Republicans are pushing for a large military aid allotment for Israel’s Iron Dome system due to Obama’s refusal to name a figure.
US lawmakers are considering an aid allotment of $680 million to strengthen Israel’s Iron Dome short-range rocket shield.
The move by Republican lawmakers comes in the face of previous attempts by the Obama administration to prune defense aid to Israel.
Senior Republicans Howard McKeon (R-CA) and Ileana Ros-Lehtinen (R-FL) criticized Obama for his lack of support of a “vital defense cooperation program.”
The Obama administration earlier announced that an “appropriate” level of funding will be provided for this program, but did not request any specific sum for 2012.
The refusal to specify a funding commitment for Iron Dome – Israel’s bleeding-edge of advancement anti-rocket system – has effectively stopped Congress from allotting the funds at all.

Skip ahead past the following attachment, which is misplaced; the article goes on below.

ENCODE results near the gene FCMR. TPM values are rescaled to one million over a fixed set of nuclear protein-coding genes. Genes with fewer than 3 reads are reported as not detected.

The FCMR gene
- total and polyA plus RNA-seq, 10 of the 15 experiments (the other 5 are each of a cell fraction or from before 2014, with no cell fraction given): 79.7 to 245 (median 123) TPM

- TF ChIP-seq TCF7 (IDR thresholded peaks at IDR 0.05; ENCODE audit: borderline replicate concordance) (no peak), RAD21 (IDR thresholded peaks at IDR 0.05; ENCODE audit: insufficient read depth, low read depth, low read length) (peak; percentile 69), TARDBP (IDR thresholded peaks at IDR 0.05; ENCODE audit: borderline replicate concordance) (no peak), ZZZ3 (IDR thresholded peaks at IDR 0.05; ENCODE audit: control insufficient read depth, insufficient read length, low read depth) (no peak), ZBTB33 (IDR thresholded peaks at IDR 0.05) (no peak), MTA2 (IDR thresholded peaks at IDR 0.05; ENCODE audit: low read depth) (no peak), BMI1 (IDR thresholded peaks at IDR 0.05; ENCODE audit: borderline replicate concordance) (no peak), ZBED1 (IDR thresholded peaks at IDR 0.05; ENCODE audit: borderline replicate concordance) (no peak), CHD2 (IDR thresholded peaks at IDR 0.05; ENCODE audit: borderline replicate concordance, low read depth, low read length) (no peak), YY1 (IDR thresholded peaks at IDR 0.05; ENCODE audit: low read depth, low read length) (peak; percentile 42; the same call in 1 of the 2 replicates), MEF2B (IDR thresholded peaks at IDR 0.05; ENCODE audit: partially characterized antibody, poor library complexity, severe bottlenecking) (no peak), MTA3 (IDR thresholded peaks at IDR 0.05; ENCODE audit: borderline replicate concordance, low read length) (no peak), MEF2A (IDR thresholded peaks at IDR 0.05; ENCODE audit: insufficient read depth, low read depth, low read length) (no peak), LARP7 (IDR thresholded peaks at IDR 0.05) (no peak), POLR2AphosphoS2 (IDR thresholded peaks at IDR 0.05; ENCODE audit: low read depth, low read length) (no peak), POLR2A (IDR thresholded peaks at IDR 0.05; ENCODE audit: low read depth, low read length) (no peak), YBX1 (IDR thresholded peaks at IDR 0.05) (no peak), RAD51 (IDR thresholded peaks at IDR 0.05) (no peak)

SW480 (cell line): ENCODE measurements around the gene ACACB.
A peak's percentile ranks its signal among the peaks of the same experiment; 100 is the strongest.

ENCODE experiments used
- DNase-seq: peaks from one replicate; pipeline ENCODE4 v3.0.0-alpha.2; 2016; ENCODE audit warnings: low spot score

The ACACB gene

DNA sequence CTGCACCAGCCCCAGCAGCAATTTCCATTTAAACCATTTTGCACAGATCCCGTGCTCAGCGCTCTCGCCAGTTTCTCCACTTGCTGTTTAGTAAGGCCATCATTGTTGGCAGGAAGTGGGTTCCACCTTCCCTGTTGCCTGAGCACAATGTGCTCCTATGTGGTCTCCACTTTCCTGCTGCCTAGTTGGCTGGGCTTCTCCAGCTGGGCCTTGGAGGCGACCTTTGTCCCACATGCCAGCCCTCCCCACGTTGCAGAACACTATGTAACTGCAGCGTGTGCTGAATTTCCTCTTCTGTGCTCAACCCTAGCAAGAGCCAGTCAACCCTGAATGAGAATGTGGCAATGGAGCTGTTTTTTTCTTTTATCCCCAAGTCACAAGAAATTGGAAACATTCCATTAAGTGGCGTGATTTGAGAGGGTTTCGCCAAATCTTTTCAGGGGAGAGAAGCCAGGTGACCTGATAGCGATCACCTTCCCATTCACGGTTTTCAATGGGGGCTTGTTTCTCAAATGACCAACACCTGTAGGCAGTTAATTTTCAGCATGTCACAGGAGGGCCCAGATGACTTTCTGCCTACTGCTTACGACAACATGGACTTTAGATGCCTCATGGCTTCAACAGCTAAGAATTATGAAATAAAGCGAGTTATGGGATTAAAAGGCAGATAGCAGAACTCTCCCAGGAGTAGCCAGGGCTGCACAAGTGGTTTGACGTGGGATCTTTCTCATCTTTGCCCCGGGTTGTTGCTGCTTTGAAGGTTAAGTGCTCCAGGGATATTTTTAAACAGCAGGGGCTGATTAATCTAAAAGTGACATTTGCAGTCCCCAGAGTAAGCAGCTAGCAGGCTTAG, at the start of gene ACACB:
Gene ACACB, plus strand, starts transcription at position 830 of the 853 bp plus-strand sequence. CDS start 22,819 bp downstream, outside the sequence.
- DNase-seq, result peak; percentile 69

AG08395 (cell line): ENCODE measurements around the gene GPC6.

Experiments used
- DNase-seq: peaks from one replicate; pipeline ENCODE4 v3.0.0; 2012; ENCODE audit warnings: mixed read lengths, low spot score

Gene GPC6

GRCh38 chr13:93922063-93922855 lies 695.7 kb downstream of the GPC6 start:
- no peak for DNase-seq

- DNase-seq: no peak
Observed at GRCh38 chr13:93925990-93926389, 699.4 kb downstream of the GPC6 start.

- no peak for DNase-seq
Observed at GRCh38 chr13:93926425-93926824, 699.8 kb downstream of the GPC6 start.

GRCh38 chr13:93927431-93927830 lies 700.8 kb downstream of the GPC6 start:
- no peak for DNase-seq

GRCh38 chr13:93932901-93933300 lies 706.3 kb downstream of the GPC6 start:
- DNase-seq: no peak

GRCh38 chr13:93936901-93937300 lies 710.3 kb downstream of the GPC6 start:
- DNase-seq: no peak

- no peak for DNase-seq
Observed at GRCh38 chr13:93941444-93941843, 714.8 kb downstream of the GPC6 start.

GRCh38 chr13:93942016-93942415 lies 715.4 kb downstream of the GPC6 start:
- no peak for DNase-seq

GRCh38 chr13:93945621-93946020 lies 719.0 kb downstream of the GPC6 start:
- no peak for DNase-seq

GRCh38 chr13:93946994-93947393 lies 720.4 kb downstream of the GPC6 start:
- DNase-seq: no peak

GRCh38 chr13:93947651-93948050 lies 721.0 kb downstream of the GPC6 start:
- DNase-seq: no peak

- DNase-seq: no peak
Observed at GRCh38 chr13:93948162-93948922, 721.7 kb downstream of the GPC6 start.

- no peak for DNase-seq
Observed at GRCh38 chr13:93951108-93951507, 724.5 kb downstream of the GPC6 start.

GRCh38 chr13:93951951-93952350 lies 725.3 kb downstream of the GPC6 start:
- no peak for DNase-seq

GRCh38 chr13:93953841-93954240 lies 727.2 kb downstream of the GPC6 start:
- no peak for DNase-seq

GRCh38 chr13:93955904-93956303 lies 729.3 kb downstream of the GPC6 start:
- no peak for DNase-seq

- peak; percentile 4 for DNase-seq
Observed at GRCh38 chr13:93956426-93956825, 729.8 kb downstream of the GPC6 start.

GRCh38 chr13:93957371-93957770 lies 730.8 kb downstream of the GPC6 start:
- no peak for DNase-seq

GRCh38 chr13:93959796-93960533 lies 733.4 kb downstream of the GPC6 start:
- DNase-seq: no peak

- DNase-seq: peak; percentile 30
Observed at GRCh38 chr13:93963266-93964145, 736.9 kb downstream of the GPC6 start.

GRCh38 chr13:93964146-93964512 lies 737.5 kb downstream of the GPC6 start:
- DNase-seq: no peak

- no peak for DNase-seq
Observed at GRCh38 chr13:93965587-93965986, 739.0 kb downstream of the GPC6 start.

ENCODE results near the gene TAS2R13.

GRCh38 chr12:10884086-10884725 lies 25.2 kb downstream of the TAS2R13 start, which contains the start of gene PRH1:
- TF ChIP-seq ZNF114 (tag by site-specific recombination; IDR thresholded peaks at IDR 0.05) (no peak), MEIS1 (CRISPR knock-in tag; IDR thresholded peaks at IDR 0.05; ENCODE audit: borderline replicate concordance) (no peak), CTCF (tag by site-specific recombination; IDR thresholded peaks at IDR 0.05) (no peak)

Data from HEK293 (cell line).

According to IDF officials Iron Dome intercepted over 80 per cent of some 300 targets in March. Presently, Israel has three Iron Dome systems, which must be constantly redeployed based on regular threat assessments.
Defense officials want to have at least nine Iron Dome units in operation by 2013, while the IDF says it needs at least 15 to properly protect Israel’s populous urban centers.
The US spent over $200 million aiding in Iron Dome deployment in 2011. However, while the US has approved $235 million to finance the lesser-known Israeli anti-missile systems “Arrow” and “Magic Wand” for 2012, the Iron Dome allotment remains undefined.
US military aid to Israel is set to be delivered as part of a $30 billion 10-year military-aid package signed by President George W. Bush administration in 2007.
From 2009 till 2018 the US is expected to grant Israel some $3 billion per year. Israel may spend 26 percent on locally-manufactured systems while the remaining 74 percent must be spent on US-manufactured systems.
The Obama administration says, like its predecessors, that it considers Israel to be “the protector of peace in the Middle East,” whose “strength and superiority in the region is critical to regional stability.”
“We don’t just support Israel because of a long standing bond; we support Israel because it is in our national interests to do so,” US assistant secretary of state for political-military affairs Andrew J. Shapiro said last November.
By Gabe Kahn